“The costs of naval assets and the value of the cargoes on the merchant ships that are threatened make it somewhat easier to rationalise the use of expensive interceptors against cheaper UAVs, but the debate does not stop there.

“Perhaps more than fretting about costs, navies need to worry they will deplete readily available stockpiles over an extended period of operation.

“The central questions, therefore, really should be about production capacity, magazine sizes and keeping ships on station by reviving the capability to replenish missiles at sea,” Childs opined.

He added that technological progress, such as directed energy weapons and soft-kill systems, including electronic countermeasures, offered a more sustainable solution.

He recounted how the UK recently disclosed a successful trial of its Dragon Fire development laser against a UAV.

“The US Navy is in the process of introducing a variety of directed energy systems, while the latest version of the Northrop Grumman SEWIP ship-protection electronic warfare suite has gone to sea for the first time.

“But these efforts have been slow to materialise,” he said.

Childs lamented that the Red Sea situation had further reignited debate over warship numbers at a time when the mantra had taken hold that technology would allow navies to move away from a ‘platform-centric’ approach.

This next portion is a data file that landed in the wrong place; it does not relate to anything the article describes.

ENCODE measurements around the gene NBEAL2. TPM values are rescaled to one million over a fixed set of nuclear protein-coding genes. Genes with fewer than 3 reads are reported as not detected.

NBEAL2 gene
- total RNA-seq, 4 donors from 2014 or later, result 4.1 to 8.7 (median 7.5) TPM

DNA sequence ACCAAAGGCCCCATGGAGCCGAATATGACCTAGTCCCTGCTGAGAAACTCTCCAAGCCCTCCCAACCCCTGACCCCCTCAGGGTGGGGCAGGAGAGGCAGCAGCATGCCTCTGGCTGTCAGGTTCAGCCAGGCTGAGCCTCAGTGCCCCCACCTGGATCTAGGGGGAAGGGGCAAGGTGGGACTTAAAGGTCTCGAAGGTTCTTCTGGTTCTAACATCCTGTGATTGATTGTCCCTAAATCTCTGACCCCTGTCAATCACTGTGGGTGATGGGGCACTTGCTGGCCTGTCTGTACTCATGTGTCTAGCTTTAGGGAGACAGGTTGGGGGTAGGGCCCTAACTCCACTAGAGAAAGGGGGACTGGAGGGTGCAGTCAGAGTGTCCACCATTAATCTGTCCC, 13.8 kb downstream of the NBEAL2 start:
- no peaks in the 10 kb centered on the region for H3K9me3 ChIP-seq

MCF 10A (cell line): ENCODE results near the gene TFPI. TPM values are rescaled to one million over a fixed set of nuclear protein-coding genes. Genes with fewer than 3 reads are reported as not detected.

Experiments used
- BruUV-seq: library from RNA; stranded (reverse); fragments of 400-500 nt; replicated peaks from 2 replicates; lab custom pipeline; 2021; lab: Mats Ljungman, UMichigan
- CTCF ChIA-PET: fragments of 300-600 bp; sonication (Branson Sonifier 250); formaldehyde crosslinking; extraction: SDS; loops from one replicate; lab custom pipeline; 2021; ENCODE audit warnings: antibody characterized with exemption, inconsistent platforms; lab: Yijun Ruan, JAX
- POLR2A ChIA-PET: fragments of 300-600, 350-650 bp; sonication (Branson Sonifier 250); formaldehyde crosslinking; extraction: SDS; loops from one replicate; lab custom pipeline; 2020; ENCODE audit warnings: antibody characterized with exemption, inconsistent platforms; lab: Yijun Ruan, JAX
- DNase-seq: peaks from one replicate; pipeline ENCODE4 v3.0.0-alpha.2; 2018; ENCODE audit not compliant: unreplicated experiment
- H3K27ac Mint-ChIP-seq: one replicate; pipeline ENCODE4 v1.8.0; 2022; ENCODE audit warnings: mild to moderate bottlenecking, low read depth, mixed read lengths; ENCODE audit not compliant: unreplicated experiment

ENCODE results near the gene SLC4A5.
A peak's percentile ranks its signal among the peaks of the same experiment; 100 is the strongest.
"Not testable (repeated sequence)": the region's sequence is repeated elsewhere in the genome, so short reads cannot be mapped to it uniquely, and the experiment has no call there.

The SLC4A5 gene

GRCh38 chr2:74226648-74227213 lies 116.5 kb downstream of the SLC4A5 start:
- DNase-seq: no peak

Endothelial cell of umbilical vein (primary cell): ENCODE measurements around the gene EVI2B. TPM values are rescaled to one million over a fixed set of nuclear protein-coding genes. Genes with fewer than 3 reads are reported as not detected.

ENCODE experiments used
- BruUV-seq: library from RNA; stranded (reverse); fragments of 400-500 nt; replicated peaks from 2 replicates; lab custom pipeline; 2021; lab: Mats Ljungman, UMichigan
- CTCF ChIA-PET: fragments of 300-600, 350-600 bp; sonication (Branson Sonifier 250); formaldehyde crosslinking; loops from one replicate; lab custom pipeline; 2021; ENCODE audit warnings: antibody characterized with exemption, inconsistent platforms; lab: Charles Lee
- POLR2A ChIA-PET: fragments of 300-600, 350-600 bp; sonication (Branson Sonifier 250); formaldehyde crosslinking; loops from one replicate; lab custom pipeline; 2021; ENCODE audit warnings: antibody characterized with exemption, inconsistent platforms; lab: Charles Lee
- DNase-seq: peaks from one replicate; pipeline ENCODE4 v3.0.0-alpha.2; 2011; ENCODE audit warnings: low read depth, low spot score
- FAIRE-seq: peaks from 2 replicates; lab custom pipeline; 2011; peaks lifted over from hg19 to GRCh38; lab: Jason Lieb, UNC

“The operational reality is that, given their other commitments, the Royal Navy and the US Navy will be hard-pressed to sustain their platform presence indefinitely.

“Burden-sharing with other navies may help sustain the mission, but those services will likely face difficult choices over priorities too.

“Recognising a deficiency in ship numbers is one thing, addressing it is another.

“The problem facing many navies, including the US Navy, is that an ambition to increase fleet size clashes with available resources and industrial capacity, particularly to move quickly,” Childs said.

In many ways, Childs added that the Houthis had shone a spotlight on the importance of the naval domain and amplified many of the arguments navies had made about their importance.

But the crisis, he warned, also had exposed urgent requirements and shortfalls. – airtimes.my